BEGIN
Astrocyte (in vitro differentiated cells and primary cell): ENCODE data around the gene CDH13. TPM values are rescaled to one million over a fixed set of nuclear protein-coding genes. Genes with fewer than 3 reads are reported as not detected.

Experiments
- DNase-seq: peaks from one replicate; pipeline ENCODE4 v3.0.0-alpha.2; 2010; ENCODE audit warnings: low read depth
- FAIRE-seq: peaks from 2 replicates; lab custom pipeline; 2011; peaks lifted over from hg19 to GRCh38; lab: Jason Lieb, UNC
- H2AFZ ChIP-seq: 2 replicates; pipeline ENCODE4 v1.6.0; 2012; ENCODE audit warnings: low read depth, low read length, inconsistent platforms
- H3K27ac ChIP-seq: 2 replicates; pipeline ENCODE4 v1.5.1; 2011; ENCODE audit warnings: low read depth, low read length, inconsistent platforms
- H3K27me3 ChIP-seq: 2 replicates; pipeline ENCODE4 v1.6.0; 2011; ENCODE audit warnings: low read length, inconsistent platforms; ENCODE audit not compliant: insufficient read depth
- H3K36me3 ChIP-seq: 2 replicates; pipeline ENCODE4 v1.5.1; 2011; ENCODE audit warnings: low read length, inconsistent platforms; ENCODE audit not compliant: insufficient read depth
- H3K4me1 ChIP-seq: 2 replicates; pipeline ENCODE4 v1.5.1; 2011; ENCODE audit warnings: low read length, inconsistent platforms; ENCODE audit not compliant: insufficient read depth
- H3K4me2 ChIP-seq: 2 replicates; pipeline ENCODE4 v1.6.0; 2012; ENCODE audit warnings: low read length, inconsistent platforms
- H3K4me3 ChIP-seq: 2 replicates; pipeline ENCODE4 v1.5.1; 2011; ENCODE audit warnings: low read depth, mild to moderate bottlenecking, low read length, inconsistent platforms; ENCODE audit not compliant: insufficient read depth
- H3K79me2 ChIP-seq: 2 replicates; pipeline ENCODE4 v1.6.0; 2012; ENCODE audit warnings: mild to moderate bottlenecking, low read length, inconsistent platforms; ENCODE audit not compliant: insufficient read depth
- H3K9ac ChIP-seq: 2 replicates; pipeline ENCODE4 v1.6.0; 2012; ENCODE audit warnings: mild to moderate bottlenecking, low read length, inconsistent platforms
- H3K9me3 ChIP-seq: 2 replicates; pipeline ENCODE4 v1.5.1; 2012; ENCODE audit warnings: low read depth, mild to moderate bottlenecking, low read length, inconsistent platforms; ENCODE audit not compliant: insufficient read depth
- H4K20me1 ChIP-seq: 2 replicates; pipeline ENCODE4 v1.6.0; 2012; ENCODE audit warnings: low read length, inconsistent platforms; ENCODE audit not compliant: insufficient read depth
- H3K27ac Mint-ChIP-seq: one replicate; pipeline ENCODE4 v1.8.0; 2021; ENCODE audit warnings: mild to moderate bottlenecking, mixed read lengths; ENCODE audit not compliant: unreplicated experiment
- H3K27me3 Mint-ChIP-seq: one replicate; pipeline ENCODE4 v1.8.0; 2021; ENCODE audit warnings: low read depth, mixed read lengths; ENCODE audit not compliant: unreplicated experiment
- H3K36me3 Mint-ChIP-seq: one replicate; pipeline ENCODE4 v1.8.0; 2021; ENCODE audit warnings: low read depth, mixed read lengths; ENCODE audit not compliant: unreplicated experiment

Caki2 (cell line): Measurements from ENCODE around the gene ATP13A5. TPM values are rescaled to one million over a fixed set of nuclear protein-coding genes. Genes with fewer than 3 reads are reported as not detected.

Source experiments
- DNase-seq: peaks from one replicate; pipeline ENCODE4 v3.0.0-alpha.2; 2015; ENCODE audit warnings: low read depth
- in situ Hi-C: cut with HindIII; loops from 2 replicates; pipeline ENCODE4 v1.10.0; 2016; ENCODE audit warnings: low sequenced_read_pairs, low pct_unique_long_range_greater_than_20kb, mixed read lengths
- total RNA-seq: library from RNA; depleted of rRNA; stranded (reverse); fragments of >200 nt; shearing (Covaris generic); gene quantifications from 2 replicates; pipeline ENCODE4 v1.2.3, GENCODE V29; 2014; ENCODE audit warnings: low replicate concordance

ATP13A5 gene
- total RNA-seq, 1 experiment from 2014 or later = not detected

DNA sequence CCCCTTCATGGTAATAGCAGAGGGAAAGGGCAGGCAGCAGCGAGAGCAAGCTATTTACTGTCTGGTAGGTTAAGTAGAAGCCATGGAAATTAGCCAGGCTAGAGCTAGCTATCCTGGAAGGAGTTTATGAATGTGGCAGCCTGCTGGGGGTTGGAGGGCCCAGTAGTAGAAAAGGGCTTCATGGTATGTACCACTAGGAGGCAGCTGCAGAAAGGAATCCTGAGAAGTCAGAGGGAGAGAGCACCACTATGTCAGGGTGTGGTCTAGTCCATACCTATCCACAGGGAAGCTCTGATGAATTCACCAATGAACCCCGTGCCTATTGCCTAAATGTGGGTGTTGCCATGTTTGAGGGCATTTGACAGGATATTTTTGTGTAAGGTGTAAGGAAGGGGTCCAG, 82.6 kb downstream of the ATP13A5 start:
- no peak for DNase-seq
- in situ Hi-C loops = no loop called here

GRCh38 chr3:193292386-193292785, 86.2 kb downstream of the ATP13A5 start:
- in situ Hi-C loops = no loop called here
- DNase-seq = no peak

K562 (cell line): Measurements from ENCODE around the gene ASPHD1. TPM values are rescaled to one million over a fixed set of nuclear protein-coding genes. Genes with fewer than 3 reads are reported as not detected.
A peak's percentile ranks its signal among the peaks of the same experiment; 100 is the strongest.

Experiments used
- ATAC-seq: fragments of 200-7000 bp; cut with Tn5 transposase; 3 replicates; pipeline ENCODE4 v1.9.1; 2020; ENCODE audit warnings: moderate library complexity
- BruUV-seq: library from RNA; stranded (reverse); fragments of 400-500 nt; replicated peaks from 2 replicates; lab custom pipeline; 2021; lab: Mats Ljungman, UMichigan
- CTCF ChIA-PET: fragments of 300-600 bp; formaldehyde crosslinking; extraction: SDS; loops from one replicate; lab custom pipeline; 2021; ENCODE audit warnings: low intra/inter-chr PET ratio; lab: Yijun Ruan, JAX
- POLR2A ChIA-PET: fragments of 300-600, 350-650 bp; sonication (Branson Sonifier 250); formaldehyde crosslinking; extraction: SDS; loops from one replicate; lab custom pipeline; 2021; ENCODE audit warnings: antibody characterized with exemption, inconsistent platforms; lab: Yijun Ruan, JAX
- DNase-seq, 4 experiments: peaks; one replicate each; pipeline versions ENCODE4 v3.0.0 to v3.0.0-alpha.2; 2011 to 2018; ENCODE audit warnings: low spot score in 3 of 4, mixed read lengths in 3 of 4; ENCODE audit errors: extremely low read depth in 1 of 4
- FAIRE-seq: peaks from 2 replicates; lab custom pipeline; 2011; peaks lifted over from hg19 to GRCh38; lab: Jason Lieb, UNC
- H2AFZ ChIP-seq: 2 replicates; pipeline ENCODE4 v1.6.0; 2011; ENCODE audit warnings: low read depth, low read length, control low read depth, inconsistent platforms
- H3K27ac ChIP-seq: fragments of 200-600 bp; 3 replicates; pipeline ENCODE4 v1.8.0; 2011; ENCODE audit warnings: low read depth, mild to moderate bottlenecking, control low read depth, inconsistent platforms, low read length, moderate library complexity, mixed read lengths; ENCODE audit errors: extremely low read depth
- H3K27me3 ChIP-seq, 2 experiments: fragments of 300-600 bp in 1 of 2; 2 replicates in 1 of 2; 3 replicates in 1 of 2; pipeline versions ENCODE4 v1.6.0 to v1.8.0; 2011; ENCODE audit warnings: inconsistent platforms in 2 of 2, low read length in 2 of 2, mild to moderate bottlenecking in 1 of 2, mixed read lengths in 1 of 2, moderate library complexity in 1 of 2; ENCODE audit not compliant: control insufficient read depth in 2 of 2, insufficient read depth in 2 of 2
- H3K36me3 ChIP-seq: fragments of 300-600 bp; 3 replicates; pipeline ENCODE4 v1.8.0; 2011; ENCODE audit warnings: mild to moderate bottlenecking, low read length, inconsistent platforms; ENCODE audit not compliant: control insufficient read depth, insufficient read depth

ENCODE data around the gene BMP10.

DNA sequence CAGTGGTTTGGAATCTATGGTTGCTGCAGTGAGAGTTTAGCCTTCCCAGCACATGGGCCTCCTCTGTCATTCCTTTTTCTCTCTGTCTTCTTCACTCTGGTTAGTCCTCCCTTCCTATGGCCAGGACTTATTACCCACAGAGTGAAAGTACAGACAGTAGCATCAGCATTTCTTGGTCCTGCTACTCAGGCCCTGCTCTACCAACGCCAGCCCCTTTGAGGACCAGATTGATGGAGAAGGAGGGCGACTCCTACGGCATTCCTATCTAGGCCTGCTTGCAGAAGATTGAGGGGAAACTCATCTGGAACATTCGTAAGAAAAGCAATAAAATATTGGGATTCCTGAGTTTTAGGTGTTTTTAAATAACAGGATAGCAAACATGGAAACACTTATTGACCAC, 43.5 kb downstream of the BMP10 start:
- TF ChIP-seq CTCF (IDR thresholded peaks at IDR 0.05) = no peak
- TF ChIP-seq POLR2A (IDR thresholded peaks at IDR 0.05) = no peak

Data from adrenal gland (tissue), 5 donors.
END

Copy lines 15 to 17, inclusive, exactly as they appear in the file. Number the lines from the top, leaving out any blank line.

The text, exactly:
- H4K20me1 ChIP-seq: 2 replicates; pipeline ENCODE4 v1.6.0; 2012; ENCODE audit warnings: low read length, inconsistent platforms; ENCODE audit not compliant: insufficient read depth
- H3K27ac Mint-ChIP-seq: one replicate; pipeline ENCODE4 v1.8.0; 2021; ENCODE audit warnings: mild to moderate bottlenecking, mixed read lengths; ENCODE audit not compliant: unreplicated experiment
- H3K27me3 Mint-ChIP-seq: one replicate; pipeline ENCODE4 v1.8.0; 2021; ENCODE audit warnings: low read depth, mixed read lengths; ENCODE audit not compliant: unreplicated experiment